The Propeller is programmed in both a high-level language, called Spin™, and low-level (assembly) language. With the set of pre-built Parallax “objects” for video, mice, keyboards, RF, LCDs, stepper motors and sensors your Propeller application is a matter
and as it turns out someone is already working on a C64 Emulator for this chip. Very cool stuff.
Post by Jim Lawless on Jun 24, 2006 21:19:17 GMT -5
Nuts and Volts magazine has had a series of intro articles for the Propeller in their Stamp Applications column ( normally dedicated to Parallax's BASIC Stamp applications. ) The June issue has their last installment.
Off topic trivia ... does anyone know what connection Parallax has to the Commodore 64?
Post by Golan Klinger on Jun 24, 2006 23:18:27 GMT -5
I love(d) the ISEPIC! I never ran into anything I couldn't copy with it and it was very handy in situations where my 1541 had trouble loading heavily copy-protected software due to being slightly out of alignment. I would use ISEPIC to make a copy and bingo-bango, everything worked fine. Best $65 I ever spent.
Can someone help me out with what it would take to actually implement something with the Propeller...
Seems like it needs:
The Propeller chip itself
A 3.3V power source
An external 24LC256 EEPROM to hold program contents
An outboard crystal (optional?)
The bootstrap sequence (from the manual) appears to first check for a PC connection, then for the EEPROM. Finding neither, it will put itself into shutdown mode, if I'm reading it right, hence my belief that it needs the EEPROM to work.
I did look all over for this basic information. There is plenty (tons) of information on programming, including many sample interface programs for the "cogs", but not much on the physical side of it.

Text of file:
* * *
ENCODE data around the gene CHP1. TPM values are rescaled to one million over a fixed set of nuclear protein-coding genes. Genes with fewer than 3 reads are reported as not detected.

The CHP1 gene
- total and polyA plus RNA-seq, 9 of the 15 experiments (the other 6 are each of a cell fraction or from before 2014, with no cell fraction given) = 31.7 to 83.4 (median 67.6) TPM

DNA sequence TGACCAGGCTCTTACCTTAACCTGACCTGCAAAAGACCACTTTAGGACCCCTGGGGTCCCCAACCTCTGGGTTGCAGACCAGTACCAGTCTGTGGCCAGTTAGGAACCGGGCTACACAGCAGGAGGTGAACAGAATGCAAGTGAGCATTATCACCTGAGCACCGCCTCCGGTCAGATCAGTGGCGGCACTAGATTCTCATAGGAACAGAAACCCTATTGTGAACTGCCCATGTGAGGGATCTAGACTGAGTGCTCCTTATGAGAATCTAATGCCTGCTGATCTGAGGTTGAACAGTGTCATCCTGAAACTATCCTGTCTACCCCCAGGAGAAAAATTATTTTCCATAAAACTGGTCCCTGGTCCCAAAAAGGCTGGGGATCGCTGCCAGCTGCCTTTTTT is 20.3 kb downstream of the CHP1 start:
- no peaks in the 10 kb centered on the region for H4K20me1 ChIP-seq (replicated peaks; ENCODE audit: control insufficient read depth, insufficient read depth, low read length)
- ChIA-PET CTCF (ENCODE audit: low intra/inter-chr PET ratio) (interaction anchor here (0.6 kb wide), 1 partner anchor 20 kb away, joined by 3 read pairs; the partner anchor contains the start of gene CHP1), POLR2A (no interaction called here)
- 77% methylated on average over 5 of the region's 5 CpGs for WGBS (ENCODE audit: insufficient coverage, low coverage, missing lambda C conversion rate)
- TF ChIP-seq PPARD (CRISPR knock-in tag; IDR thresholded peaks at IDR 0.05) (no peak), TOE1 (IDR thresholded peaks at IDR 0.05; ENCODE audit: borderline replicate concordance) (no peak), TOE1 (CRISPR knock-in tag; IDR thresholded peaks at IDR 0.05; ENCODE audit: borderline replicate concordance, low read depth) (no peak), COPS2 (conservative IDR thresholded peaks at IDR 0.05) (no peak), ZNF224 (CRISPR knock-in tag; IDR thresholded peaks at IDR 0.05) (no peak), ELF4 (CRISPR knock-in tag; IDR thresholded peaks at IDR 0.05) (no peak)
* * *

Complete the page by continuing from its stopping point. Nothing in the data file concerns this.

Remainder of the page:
The PropStick, while a nice overall combination setup, seems to be quite a bit more pricey than the individual components, and I'm not sure I need all that anyhow...
So, I got my Propeller yesterday. I had collected the support components (EEPROM, crystal, MAX3232 line driver, 3.3V regulator, capacitors, resistors, etc.) while waiting. Spent last night and some time today hooking it up.
A blinking LED seems to be the standard "Hello World" for a microcontroller, and there is such a program you can download from the Parallax Propeller forums. Loading and running this from EEPROM is a good test that all the pieces work.
Next stop is to get some of the video stuff working. With just a few resistors, you can do NTSC video out from this thing. With a few more resistors and a connector, you can have VGA out as well (!).
Thus begins my quest for a portable CF or SD virtual disk drive for the PX-8 computer, and beyond! One step at a time...
Post by iamdenteddisk on May 7, 2008 0:26:23 GMT -5
im wondering with what you posted about here and a bit of rom greese if this could work like the supersnapshot ,like a coprocessor or 64server like a slavesystem maybe speed things up a bit expand capability's .